Exclusive: Jennifer Carpenter and Morris Chestnut square off in chilling The Enemy Within clip
The Enemy Within
- TV Show
After years of playing law enforcement officers on the small screen (Dexter; Limitless), Jennifer Carpenter is finally breaking bad. In NBC’s new thriller The Enemy Within, she stars as former CIA operative Erica Shepherd, who’s serving multiple life sentences for betraying her country. When FBI agent Will Keaton (Morris Chestnut) needs her help tracking down an even more dangerous villain, she gets a chance at redemption — and a chance to prove, perhaps, that her case wasn’t so black and white. “I just thought, ‘What an interesting character,'” says creator Ken Woodruff (The Mentalist). “I’ve always been a huge fan of the spy genre, and I love it when the criminals are really smart.”
After all, spying’s no fun without intelligence. In the exclusive clip above from the premiere, Erica certainly relishes in knowing something Will doesn’t — which is that she knows he’s trying to play her by asking her to help prevent an attack when an attack has already happened. “Liar,” she says. “You have no idea what people are capable of.” The assessment is too much for Will, who angrily lashes out at Erica.
That tension between the two — and their respective agencies — drives the series’ core conflict, Woodruff says. “One of the themes of the show is this huge divide between the CIA and the FBI,” he explains. “That’s really personified with these two characters.” Below, Woodruff teases what’s to come in the series.
ENTERTAINMENT WEEKLY: What made you want to concentrate on a villain — or possible villain — in Erica?
KEN WOODRUFF: It’s something I learned on Gotham, that the villains can be really interesting as well. What I wanted to do was, I thought, “I want to make a show about the people who hunt spies.” If you have really smart criminals you’re going to need to have really, really smart detectives go after them. That’s the engine [of the story]. In my research [into spies], what jumped out at me was there’d always be these really devastating stories about the family of the person who was a spy. There’s an actual personal, emotional cost to this world, and that’s just something that I never really have seen exploited.
I saw it from the other point of view on The Americans, which is just so good, but I hadn’t seen it from this point of view. So as soon as I found that out, I was like, “That’s the show.” It’s, do you trust your best friend? Do you trust your coworkers? Do you trust the person you’re sharing a bed with at night?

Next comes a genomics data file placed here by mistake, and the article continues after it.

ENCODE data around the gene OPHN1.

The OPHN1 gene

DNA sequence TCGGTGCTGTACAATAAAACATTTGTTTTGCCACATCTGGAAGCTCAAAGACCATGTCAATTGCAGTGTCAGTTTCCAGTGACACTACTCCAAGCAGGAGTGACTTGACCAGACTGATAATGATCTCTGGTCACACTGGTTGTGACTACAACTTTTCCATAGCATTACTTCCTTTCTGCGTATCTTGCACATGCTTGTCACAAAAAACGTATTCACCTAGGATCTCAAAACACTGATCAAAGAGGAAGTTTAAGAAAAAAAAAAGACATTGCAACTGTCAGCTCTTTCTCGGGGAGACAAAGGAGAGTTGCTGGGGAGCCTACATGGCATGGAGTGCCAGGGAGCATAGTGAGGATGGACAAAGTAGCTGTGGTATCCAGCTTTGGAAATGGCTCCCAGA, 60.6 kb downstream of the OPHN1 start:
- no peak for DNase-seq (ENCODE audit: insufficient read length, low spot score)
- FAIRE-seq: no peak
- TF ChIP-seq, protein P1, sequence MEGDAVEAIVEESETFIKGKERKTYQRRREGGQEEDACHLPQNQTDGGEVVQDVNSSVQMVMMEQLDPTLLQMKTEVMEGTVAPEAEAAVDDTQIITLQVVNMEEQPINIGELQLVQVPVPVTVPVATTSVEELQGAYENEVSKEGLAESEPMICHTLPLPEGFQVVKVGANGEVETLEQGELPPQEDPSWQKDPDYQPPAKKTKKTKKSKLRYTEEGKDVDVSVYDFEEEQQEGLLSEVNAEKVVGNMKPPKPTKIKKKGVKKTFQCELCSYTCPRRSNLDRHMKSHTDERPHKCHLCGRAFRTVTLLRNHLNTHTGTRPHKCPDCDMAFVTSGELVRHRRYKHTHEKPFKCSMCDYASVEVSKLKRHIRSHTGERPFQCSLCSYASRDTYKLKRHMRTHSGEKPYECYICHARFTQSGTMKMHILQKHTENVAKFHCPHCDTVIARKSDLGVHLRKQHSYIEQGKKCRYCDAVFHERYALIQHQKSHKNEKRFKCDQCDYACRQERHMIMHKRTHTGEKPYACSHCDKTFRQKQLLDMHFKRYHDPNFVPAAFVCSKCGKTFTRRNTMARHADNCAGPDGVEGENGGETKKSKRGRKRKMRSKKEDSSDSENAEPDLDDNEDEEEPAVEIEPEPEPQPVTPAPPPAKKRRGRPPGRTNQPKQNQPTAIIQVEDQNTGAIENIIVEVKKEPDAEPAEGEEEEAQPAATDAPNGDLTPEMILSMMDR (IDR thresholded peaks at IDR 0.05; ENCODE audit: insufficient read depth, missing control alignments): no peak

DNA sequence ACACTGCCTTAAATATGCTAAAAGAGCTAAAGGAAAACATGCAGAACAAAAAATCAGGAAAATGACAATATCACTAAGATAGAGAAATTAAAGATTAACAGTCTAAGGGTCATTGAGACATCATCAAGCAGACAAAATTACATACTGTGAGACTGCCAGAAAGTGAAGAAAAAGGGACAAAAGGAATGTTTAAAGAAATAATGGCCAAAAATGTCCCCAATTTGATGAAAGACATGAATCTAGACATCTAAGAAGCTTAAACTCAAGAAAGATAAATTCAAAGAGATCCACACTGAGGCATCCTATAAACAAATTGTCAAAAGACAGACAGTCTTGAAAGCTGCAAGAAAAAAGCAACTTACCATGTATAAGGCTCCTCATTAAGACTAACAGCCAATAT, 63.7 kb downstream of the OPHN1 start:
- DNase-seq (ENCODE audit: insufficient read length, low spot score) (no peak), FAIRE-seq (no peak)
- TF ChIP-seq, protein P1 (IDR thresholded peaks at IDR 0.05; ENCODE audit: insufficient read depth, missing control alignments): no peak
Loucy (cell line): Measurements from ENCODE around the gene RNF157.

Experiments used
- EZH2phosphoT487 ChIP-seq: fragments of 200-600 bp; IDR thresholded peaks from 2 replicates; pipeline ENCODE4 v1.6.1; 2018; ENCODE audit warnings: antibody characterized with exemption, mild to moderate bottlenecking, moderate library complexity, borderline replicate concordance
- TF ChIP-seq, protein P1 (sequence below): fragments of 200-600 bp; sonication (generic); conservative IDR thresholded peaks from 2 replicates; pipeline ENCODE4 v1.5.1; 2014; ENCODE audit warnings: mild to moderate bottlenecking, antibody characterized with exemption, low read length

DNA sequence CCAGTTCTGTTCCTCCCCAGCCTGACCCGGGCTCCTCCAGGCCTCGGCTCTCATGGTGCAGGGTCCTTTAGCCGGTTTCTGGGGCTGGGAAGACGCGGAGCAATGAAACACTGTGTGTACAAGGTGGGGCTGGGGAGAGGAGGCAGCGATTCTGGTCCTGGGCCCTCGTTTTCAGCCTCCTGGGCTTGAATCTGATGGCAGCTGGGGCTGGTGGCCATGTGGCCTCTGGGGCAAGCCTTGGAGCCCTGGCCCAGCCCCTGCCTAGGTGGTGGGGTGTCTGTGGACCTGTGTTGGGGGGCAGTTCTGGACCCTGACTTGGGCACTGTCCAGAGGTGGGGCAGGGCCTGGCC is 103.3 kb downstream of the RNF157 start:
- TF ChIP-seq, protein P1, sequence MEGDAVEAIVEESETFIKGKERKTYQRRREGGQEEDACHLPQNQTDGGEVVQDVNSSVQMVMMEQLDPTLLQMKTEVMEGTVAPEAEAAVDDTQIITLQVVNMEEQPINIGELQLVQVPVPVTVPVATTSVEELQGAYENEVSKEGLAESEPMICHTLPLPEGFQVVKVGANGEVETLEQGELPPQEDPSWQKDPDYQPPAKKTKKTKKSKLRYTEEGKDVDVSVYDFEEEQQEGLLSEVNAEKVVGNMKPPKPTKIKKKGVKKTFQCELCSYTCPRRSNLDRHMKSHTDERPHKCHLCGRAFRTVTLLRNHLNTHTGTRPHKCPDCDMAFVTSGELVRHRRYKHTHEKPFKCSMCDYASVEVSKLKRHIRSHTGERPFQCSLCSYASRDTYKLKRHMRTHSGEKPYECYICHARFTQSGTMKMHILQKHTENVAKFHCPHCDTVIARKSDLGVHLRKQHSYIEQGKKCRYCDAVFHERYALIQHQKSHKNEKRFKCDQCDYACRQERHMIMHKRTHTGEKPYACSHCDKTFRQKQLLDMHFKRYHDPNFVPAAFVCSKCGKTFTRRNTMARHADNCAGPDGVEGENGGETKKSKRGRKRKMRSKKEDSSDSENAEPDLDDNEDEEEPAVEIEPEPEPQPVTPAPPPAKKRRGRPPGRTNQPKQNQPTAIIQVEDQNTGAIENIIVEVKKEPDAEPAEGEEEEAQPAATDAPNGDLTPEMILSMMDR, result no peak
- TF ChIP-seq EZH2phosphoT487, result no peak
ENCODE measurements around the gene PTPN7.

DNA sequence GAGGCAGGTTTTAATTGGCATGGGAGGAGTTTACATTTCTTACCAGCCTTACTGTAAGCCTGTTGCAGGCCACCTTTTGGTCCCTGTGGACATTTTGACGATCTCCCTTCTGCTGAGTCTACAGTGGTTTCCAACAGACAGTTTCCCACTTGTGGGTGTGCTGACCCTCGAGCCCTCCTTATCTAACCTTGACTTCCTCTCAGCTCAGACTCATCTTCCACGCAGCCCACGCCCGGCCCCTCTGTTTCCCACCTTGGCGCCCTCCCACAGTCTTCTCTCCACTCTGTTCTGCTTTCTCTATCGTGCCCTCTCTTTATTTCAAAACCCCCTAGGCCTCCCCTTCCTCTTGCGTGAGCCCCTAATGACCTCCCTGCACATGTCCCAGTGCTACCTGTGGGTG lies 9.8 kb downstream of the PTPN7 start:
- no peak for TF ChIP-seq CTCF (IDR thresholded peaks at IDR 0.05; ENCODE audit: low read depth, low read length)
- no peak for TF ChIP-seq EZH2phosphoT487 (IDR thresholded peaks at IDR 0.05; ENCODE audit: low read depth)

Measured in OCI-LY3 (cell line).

It sounds like you wanted to explore Stan‘s (Noah Emmerich) perspective, to go off of The Americans analogy there.
Yeah, absolutely. I thought this was really interesting. I like catching people, I want to live in that world, and that’s really where I came at it from. If these people are that gifted and that talented, how do you catch them? If they’re able to operate on this high level, how are you able to stop them? And then when I was reading about this counterintelligence division at the FBI, which is very real, they’re incredibly secretive, and it’s a real all-star team of the agency. I just wanted to know, what goes on in that room?
Speaking of your research, Jennifer and Morris mentioned at SCAD aTVfest that they had a consultant they could talk to about working in the CIA and FBI, respectively.
Yeah, so they worked with a consultant who did both. It’s not just letters on a badge, it’s completely cultural, the difference between those two agencies and between Shepherd and Keaton. So for example, the FBI, they’re very by the book, they’re law enforcement, they follow the rules, and their notes are used in court as records, as fact. The CIA, on the other hand, have a completely different agenda, so [the consultant] told Morris a bunch of stuff, but then when he talked to Jennifer about what it’s like to be a CIA agent, he said, “If you really want to know, go home tonight and lie to your husband.” Because Shepherd is embodying the very shifty, manipulative, disingenuous [side of the CIA], whereas Keaton is much more straightforward.
How would you describe the structure of the show overall? Jennifer had described it as a cable-like show on a network, so I’m wondering how serialized it is going forward.
The way we talk about it internally is it’s a hybrid. That’s one of the gifts of doing 13 episodes: You can tell one story over the course of the season and not get too bogged down in the serialization. So it’s one story, and each of the episodes are chapters of a bigger novel. You’ll have different counterintelligence investigations from episode to episode, but there’s a much bigger storyline we’re following in terms of [the terrorist] Tal, what he’s planning, and his relationship with Shepherd and Keaton. The serialized part of the show is the emotion; it’s what we really focus on. Episode to episode you don’t have to focus on, “Oh that guy worked at the CIA,” that kind of minutiae, but what you want to remember is, Shepherd hasn’t seen her daughter in three years. The case is all part of a mosaic that’s part of a bigger picture.
The Enemy Within debuts Monday, Feb. 25 at 10 p.m. ET on NBC.
The Enemy Within